Overall, earthquake hazard is proportional to the seismicity rate (14), which is determined by changes in crustal stress (20). As the fluid is injected into the target formations and pore pressure diffuses, the stress field is perturbed, reducing the shear strength of prestressed faults and promoting their slip (4, 13, 21). Moreover, the maximum magnitude of injection-induced events is controlled by several factors, including total injected volume, regional tectonics, and local hydrogeology (22⇓⇓–25). The total seismic moment is correlated with both injection volume (26) and basement depth (27). Further, the occurrence of moderate- to large-magnitude induced earthquakes is determined by background tectonic stress and basement fault structures (25). This body of evidence highlights that a successful forecasting model requires full integration of the physics governing the processes of fluid diffusion in a poroelastic medium and induced earthquake nucleation (28).

## Results and Discussion

The monthly injection volumes at 867 high-volume wells spanning January 1995 to April 2017 were obtained from the Oklahoma Corporation Commission (9). We removed wells with significant data gaps, leaving us 715 wells within north-central Oklahoma (Fig. 1 and *SI Appendix*, Fig. S1). The Oklahoma Geological Survey compiled the earthquake catalog used here. The seismic moment released in both central Oklahoma (CO) and western Oklahoma (WO) was dominated by the magnitude (M) 3+ earthquakes that mostly nucleated within the upper few kilometers of the crystalline basement, with far fewer in the Arbuckle group (2, 15). In CO, although the fluid injection commenced in 1995 and increased over time, the seismicity only began in 2008 and peaked in 2015 (Fig. 1*B*). In WO, injection began in 2005, but the sharp increase in seismicity occurred in 2013, coinciding with a rapid rise of fluid-injection rate (Fig. 1*C*). Focusing on the mainshocks, we followed the declustering approach of Reasenberg (29) recently applied to seismicity catalog in Oklahoma (16, 30, 31) to remove the dependent earthquakes and identify the events directly linked to deep fluid injection (*SI Appendix*, Fig. S2).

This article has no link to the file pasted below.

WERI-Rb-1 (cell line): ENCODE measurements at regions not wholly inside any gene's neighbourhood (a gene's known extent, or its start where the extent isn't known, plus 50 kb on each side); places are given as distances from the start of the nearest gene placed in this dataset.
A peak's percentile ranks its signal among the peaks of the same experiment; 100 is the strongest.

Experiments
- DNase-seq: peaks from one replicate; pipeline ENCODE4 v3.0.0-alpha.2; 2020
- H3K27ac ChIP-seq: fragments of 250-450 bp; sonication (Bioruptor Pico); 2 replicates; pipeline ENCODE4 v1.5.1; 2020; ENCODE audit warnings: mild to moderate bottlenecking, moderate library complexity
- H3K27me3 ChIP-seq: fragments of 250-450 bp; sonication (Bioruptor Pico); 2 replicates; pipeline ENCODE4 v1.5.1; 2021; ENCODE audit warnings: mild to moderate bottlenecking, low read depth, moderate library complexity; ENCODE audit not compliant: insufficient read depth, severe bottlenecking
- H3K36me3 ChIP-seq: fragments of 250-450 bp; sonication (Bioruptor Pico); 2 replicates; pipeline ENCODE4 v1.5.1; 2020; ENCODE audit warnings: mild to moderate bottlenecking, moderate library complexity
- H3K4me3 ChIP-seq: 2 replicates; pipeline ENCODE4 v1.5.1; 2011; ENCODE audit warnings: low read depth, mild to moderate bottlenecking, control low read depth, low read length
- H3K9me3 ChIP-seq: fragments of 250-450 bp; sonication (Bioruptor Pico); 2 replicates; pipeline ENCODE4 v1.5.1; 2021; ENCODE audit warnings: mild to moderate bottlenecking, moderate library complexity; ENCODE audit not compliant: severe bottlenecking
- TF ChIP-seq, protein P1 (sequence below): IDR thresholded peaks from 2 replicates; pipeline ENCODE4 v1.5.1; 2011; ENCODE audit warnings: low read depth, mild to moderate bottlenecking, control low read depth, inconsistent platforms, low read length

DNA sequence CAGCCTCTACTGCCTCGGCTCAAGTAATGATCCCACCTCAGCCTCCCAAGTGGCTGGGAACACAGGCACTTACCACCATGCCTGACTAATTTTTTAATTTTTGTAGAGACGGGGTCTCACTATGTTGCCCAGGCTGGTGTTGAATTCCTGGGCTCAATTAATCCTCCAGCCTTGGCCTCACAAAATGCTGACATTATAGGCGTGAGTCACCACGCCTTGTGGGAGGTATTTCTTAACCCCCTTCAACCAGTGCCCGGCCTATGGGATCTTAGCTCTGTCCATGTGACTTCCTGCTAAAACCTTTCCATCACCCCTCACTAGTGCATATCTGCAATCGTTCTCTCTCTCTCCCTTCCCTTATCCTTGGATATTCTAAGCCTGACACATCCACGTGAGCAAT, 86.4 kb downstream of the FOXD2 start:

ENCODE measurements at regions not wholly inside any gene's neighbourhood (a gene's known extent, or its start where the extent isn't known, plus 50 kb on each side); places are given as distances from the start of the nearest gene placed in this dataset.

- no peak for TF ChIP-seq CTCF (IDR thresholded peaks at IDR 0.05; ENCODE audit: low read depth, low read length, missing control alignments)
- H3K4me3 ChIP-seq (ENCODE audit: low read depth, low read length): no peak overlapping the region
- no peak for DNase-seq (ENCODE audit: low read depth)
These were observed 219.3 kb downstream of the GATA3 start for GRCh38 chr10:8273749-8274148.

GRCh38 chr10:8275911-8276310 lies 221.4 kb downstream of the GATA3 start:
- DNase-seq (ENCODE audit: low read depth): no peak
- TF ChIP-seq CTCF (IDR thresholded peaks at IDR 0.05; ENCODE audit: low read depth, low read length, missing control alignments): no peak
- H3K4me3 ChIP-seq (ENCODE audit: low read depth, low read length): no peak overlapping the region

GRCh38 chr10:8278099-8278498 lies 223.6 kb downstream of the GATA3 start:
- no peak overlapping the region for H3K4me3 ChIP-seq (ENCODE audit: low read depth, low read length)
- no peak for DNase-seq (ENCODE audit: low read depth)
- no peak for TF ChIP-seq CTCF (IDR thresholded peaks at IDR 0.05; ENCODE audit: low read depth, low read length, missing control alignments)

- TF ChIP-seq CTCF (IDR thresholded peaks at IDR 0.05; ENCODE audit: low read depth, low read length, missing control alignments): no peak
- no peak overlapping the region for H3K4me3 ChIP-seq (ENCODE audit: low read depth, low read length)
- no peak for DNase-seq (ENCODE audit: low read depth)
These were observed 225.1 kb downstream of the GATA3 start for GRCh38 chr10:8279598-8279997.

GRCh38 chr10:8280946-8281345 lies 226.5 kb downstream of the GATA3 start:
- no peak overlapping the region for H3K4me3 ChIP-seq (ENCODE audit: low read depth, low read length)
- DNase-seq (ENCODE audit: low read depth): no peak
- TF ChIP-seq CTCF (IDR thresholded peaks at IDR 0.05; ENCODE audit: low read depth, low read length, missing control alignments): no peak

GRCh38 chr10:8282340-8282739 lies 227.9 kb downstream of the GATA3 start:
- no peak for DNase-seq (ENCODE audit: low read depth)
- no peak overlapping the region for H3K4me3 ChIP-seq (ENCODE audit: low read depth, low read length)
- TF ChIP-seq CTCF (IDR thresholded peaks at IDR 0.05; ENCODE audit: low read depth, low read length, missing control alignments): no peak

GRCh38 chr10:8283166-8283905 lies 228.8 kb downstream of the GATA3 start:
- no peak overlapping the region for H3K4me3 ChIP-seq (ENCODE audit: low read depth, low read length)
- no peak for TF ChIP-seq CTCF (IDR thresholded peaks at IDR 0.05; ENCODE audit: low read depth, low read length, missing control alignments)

Availability of subsurface stratigraphy, local hydrogeology, seismic tomography, seismicity migration analysis, and Earth tide strain analysis allowed us to characterize parameters of a linear, layered poroelastic Earth model (*Methods* and *SI Appendix*, Fig. S3 and *SI Text*). Poroelasticity describes the mechanical coupling between pore pressure and poroelastic stresses, and the fluid-diffusion rate is controlled by the hydraulic diffusivity. The permeable Arbuckle sandstone–carbonate formation in Oklahoma possibly has different hydraulic diffusivities within the geologically distinct CO and WO regions (32). Studies have indicated a diffusivity of 1–2 m^{2}/s for CO (2, 9, 33, 34) and 2–7 m^{2}/s for WO (35⇓–37). We chose diffusivities of 1.5 and 4.0 m^{2}/s for CO and WO, respectively. As discussed later, these values enable the best representation of observed seismicity in the study area (see Fig. 3). Moreover, records from wells drilled into the crystalline basement (38) provided estimates of spatially variable basement distance to the injection well bottom (*SI Appendix*, Fig. S4). This distance was suggested to correlate with seismic moment release (27) and was accounted for to determine the injection depth for the layered poroelastic model (*SI Appendix*, Fig. S3).

Using the Earth model and time series of injected fluid volume, we solved for the spatiotemporal evolution of the pore pressure and poroelastic stresses in the crust (4, 28). Accounting for both poroelastic stresses and changes in pore pressure, we calculated the total Coulomb Failure Stress (CFS) (Fig. 2 and *SI Appendix*, Figs. S5 and S6) with a northeast-oriented receiver fault geometry at the Arbuckle-basement boundary, where it is hydraulically connected to the underlying crystalline basement through high-permeability fault zones (*Methods* and *SI Appendix*, *SI Text*). We found that changes in pore pressure dominate the spatial and temporal patterns of CFS change. The simulated pore pressure, poroelastic stresses, and CFS change all increased before the hypothetical injection shut-in in April 2017 and decayed afterward. The corresponding temporal evolution of averaged Coulomb Stressing Rate (CSR) is dominated by pore-pressure diffusion and has a nonlinear pattern (Fig. 2). Two peaks characterize the time series of CSR in the CO region at the end of 2008 and 2014; in the WO area, there was an extended period of elevated CSR during 2013–2015 (Fig. 2). Both patterns are consistent with the temporally variable injected volumes (Fig. 1 *B* and *C*). Our sensitivity tests using 2 optimal, conjugate fault orientations with northeast and southeast strikes, suggested by Alt and Zoback (39) and Holland (22), showed that the CSR time series remains unchanged given either of the conjugate faults, suggesting that pore-pressure diffusion dominates the CFS.